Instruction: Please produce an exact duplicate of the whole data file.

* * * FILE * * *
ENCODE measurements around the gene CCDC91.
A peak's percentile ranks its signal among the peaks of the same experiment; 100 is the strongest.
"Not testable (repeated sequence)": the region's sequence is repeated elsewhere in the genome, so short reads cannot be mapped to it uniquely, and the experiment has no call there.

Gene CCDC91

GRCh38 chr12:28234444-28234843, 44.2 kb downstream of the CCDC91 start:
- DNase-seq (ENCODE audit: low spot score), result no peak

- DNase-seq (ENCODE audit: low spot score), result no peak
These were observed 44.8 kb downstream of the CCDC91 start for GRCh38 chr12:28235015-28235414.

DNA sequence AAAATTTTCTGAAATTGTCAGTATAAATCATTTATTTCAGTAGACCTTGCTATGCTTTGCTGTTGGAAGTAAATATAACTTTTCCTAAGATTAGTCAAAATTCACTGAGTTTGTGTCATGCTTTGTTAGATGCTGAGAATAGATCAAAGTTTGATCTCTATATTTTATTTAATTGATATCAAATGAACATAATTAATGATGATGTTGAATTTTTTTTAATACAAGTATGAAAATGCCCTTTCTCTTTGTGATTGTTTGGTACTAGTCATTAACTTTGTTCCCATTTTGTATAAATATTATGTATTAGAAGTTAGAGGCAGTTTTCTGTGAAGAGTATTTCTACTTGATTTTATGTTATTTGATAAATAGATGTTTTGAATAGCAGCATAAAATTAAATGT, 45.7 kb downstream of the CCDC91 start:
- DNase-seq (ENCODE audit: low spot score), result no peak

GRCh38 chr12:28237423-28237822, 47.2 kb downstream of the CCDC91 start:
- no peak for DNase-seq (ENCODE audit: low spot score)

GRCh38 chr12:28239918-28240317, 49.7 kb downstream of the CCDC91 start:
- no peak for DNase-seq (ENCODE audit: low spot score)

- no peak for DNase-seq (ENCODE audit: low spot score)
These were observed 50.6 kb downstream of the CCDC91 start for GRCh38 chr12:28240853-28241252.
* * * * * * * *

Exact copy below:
ENCODE measurements around the gene CCDC91.
A peak's percentile ranks its signal among the peaks of the same experiment; 100 is the strongest.
"Not testable (repeated sequence)": the region's sequence is repeated elsewhere in the genome, so short reads cannot be mapped to it uniquely, and the experiment has no call there.

Gene CCDC91

GRCh38 chr12:28234444-28234843, 44.2 kb downstream of the CCDC91 start:
- DNase-seq (ENCODE audit: low spot score), result no peak

- DNase-seq (ENCODE audit: low spot score), result no peak
These were observed 44.8 kb downstream of the CCDC91 start for GRCh38 chr12:28235015-28235414.

DNA sequence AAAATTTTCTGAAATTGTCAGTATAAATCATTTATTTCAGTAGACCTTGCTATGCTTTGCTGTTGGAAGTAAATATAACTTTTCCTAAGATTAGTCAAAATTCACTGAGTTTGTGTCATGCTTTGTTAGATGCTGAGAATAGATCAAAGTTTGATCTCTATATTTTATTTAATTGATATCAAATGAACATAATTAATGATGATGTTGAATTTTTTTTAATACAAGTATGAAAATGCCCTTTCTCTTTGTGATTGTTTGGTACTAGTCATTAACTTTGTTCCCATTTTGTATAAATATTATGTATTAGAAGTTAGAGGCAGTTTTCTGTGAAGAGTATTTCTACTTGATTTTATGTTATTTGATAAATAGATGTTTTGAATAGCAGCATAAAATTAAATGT, 45.7 kb downstream of the CCDC91 start:
- DNase-seq (ENCODE audit: low spot score), result no peak

GRCh38 chr12:28237423-28237822, 47.2 kb downstream of the CCDC91 start:
- no peak for DNase-seq (ENCODE audit: low spot score)

GRCh38 chr12:28239918-28240317, 49.7 kb downstream of the CCDC91 start:
- no peak for DNase-seq (ENCODE audit: low spot score)

- no peak for DNase-seq (ENCODE audit: low spot score)
These were observed 50.6 kb downstream of the CCDC91 start for GRCh38 chr12:28240853-28241252.